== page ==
Gang-Related Asylum Resources
Gang-Related Asylum News Articles
In Their Own Words: What's Next for the Mara Salvatrucha?
In SightCrime, October 11, 2012
- The article provides a good summary of, and links to the actual intrview in Spanish which was conducted by an El Salvadoran reporter from El Faro with the MS-13.
- The actual interview contains information that could help with political opinion asylum cases, country conditions, and the background of MS-13's workings.
Out of the Underworld - Special Report: Criminal Gangs in the Americas
The Economist, January 7, 2006
- IADB claims that if the region’s homicide rates were lowered to world average, the overall GDP would increase by 25%.
- U.S. Immigration and Customs Enforcement (ICE) claims 30% of gang members caught in U.S. are arrested; and that the other 70% are deported
How the Street Gangs Took Central America
Foreign Affairs, May/June 2006
- "For a decade, the United States has exported its gang problem, sending Central American-born criminals back to their homelands -- without warning local governments."
- "The result has been an explosive rise of vicious, transnational gangs that now threaten the stability of the region's fragile democracies."
- "As Washington fiddles, the gangs are growing, spreading north into Mexico and back to the United States."
Intervention Offers Hope Where Police and Border Crackdowns Fail
Los Angeles Times, December 26, 2005
- Stephen Johnson urges Congress to combine immigration and police crack-downs with policies promoting social progress to effectively combat gang growth.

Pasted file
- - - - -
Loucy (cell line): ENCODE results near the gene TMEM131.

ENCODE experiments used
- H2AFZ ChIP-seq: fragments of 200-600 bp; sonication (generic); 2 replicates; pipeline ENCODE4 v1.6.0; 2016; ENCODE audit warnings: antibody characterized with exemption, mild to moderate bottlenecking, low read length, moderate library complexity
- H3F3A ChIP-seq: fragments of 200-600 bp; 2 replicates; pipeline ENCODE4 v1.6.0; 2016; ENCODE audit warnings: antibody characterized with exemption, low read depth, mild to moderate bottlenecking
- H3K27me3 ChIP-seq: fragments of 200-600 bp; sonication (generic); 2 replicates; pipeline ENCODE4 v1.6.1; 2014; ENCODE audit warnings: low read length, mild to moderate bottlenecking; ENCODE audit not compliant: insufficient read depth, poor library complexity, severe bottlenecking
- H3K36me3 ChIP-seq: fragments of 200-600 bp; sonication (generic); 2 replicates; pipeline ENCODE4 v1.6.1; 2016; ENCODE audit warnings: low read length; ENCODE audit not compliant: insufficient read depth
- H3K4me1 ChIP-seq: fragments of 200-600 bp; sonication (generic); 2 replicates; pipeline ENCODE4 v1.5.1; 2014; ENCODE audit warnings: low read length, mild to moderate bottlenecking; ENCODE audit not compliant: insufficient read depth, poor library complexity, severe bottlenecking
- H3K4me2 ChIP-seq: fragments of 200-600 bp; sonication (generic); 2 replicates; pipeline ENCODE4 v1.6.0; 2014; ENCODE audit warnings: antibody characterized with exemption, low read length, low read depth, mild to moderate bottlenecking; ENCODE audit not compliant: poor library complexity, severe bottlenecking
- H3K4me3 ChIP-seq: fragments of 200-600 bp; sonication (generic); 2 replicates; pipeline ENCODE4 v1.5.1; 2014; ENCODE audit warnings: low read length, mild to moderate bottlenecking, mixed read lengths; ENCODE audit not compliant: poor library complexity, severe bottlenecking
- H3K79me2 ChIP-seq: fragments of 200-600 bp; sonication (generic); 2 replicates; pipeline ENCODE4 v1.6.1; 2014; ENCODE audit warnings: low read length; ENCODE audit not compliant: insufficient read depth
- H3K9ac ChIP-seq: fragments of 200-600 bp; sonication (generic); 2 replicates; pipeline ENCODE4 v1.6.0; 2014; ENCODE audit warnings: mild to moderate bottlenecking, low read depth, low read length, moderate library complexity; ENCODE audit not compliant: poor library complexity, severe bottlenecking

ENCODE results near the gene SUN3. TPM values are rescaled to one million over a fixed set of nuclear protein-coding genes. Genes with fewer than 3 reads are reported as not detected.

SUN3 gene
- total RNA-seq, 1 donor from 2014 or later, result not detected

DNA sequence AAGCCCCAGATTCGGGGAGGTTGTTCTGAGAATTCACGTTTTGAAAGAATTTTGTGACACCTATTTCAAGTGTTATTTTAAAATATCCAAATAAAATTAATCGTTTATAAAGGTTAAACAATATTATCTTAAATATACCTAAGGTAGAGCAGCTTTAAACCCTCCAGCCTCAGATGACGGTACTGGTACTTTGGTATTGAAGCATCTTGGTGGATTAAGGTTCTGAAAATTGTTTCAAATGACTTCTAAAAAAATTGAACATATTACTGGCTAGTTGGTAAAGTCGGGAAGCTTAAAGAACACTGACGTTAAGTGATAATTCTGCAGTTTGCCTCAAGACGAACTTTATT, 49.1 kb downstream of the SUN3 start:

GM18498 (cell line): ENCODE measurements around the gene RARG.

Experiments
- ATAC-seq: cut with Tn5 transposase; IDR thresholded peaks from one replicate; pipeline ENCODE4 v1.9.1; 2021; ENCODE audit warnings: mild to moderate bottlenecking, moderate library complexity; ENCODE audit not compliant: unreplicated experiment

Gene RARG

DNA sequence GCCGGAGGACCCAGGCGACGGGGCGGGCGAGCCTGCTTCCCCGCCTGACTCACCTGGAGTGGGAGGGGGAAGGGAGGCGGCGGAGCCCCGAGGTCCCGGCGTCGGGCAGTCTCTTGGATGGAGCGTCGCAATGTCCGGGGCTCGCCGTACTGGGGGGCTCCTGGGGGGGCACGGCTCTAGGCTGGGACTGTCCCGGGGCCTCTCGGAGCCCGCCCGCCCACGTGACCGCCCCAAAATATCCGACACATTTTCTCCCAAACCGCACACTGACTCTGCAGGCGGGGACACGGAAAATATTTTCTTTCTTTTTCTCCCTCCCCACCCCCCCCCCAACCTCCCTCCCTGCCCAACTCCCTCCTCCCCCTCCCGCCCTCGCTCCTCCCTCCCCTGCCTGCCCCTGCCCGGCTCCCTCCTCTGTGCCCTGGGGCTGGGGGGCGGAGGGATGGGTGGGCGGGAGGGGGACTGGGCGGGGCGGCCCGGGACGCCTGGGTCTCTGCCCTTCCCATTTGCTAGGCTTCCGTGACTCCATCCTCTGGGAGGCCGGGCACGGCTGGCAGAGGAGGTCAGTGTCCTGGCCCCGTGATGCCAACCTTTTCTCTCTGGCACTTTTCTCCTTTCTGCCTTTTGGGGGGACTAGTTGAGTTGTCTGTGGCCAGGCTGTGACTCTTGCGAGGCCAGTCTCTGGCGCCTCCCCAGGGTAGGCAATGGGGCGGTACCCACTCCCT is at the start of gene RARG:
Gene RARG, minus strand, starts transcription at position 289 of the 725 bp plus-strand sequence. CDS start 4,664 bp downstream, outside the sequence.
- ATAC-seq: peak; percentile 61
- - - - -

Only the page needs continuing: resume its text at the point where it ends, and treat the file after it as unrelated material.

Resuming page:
- Story of Ernesto “Satan” Deras, ex-gang member, who works as gang intervention counselor to reduce child involvement in gang activity.
Gangs Pose a Serious Threat to the Hemisphere, El Salvador Official Tells OAS
Organization of American States, November 30, 2005
Gang Uses Deportation to Its Advantage to Flourish in U.S.
Los Angeles Times, October 30, 2005
- 500,000 immigrants with criminal records have been deported over the last 12 years.
- MS-13 has an international network of 50,000 members.
- Deported gang members not only become experts at crossing the border, they often act as 'coyotes' that guide others in crossing for a fee of about $3,000 per person.
Gang Violence and Death Squads in Central America
Asheville Global Report, September 6, 2005
- There are an estimated 100,000 gang members in Central America.
- Police have the power to incarcerate minors simply because they have tattoos or use certain 'gang-like' hand signals.
- Public perception is largely indifferent to murders of children, thinking of it as a “possible solution to the problem of public security.”
Gang Violence and Anti-Gang Death Squads
Inter Press Service News, September 6, 2005
- 6 people a day are murdered in Honduras; 8 people a day are murdered in El Salvador; 14 people a day are murdered in Guatemala.
- Guatemala has highest murder rate in Latin America, with 70 homicides per 100,000.
How the Street Gangs Took Central America
Council on Foreign Relations, June 2005